Now, there’s one more piece I added to version the dacpac file itself which will make things easier later. First, go to the properties of the Database Project and click the properties button under the Output types. Change the version to 1.0.0.1 and then click OK.

dacpac_version

This will force it to add some properties to the sqlproj file. Now open the sqlproj file in your favorite text editor and make the following change:

dacversion

Now, in the build step I pass the DacVersion in as an environment variable so that I can also stamp the version number into the dacpac file. This needs to be passed in during the MsBuild step which is typically done as an environment variable. In TeamCity, this can be done by adding env.DacVersion=%build.number% to your parameters.  If you open the resulting dacpac as a zipfile, and look at the DacMetadata.xml file, you’ll see your shiny new version number… this will be important later.

I’m using the built-in nuget server on TeamCity to serve up the package. If you’re using something else like ProGet, you’ll have to deploy the package to your internal NuGet Server… it goes without saying you don’t want to deploy this to nuget.org.

Now we can install the package into our testing project. This is now a matter of launching the nuget package manager console, switch the project to your testing project and type:

install-package Databases.AcmeDatabase

You should now see the Databases folder added to your project with your dacpac file (or files… my install.ps1 will support multiple dacpacs if needed).

Now, to use that dacpac, we’re going to use a combination of SqlLocalDB (Microsoft’s replacement of SQL Express) and nUnit to bootstrap our local testing database.

First, in the app.config for your testing project, set your connection string to something like (this is stripped down to remove all the EF stuff):

connection string="data source=(localdb)MSSQLLocalDB;initial catalog=AcmeDatabase;

The important piece is the MSQLLocalDB… this is a dynamic local database that will spin up when needed. That’s all you’ve got to do [more here]

Now, we’ve got to bootstrap the initialization and application of the dacpac.

First, install that SSDT tools nuget package I mentioned earlier into your testing project… it’s here. I’m going to use those tools to open the dacpac file and deploy it to my localdb.

Install-Package Microsoft.Data.Tools.Msbuild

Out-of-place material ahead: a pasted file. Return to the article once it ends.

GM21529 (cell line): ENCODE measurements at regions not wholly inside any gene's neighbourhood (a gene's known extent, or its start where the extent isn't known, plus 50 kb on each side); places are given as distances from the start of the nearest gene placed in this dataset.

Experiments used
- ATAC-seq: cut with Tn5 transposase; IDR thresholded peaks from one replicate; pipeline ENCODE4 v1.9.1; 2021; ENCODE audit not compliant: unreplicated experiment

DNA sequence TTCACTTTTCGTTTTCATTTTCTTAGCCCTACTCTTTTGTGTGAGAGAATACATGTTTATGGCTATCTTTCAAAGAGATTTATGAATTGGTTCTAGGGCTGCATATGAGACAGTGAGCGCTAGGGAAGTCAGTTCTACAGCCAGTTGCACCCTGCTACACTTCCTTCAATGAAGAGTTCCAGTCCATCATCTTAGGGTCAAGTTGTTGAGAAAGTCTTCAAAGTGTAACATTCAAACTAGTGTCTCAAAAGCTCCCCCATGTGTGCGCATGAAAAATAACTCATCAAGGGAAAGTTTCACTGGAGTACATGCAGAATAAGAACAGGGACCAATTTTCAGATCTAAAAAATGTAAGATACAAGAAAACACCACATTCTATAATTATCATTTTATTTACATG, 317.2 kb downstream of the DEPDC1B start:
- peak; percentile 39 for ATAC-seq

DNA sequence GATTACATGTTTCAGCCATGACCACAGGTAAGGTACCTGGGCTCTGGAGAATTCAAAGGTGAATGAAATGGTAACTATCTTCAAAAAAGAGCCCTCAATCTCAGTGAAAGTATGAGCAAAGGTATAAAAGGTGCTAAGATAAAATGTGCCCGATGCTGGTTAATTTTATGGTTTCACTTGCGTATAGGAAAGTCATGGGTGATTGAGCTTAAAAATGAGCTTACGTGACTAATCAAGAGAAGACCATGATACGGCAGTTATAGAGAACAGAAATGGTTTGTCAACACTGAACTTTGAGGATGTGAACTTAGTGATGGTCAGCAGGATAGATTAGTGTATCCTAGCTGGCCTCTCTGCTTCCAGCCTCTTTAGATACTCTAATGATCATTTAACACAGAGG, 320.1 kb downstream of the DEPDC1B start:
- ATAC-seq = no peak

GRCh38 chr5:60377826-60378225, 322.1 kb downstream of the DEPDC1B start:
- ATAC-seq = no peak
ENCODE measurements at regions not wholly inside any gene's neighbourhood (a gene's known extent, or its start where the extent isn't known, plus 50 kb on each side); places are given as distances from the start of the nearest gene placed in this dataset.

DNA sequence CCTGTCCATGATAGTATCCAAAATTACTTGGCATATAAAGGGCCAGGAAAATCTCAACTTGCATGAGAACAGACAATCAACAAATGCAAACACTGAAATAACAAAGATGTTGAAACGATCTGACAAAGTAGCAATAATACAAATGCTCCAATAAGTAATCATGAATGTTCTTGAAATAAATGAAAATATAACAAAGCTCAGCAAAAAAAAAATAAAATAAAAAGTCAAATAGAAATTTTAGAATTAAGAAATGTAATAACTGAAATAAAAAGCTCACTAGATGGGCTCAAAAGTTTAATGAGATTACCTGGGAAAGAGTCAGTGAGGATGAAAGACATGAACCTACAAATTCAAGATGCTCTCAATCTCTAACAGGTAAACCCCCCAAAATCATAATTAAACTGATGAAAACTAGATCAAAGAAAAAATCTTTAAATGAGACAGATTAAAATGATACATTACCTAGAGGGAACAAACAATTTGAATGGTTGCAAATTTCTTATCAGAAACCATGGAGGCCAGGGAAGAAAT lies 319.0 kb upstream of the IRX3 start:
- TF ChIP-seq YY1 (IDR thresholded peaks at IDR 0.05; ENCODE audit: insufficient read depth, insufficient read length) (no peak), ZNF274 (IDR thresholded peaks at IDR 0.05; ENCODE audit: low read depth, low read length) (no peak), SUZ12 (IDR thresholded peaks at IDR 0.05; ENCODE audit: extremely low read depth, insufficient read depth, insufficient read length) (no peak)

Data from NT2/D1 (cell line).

You can do this in a base class for all your tests, if you choose… in my case, I’m doing it in a non-namespaced class decorated with the SetUpFixture attribute… this guarantees this method will fire only once for the entire test assembly.

Here’s what it looks like:

using System;
using System.Configuration;
using System.Data.SqlClient;
using System.IO;
using Microsoft.SqlServer.Dac;
using NUnit.Framework;

// No namespace is intentional
// This means this fires once and only once for the entire assembly

[SetUpFixture]
public class TestDatabaseSetup
{
    private string DatabaseConnectionString = @"Data Source=(LocalDB)mssqllocaldb; Initial Catalog=master;Integrated Security=True";
    private string DatabaseTargetName = "AcmeDatabase";
    private const string VersionTag = "DacVersion";

    [SetUp]
    public void SetupLocalDb()
    {
        var rebuildDatabase = true;

        if (!rebuildDatabase)
        {
            return;
        }

        var upgradeExisting = false;
        using (var connection = new SqlConnection(DatabaseConnectionString))
        {
            connection.Open();

            var sql = string.Format("select name from sys.databases where name = '{0}'", DatabaseTargetName);
            var cmd = connection.CreateCommand();
            cmd.CommandText = sql;
            var result = cmd.ExecuteScalar();
            upgradeExisting = result != null;
            cmd.Dispose();
        }

        var instance = new DacServices(DatabaseConnectionString);
        var path = Path.GetFullPath(@"SSDT.Poseidon.dacpac");
        var versionPresent = false;

        using (var dacpac = DacPackage.Load(path))
        {
            var dacVersion = new Version(dacpac.Version.Major, dacpac.Version.Minor, dacpac.Version.Build);
            
            if (upgradeExisting)
            {
                var dbVersion = new Version(0, 0, 0);
                using (var connection = new SqlConnection(DatabaseConnectionString))
                {
                    connection.Open();

                    var sql = string.Format("select value from {0}.sys.extended_properties where name = '{1}'", DatabaseTargetName, VersionTag);
                    var cmd = connection.CreateCommand();
                    cmd.CommandText = sql;
                    var result = cmd.ExecuteScalar();
                    if (result != null)
                    {
                        dbVersion = new Version(result.ToString());
                        versionPresent = true;
                    }
                    cmd.Dispose();
                    if (dacVersion <= dbVersion)
                    {
                        Console.WriteLine("Database {0}, Db Version {1}, Dac Version {2}... declining to apply dacpac", DatabaseTargetName, dbVersion, dacVersion);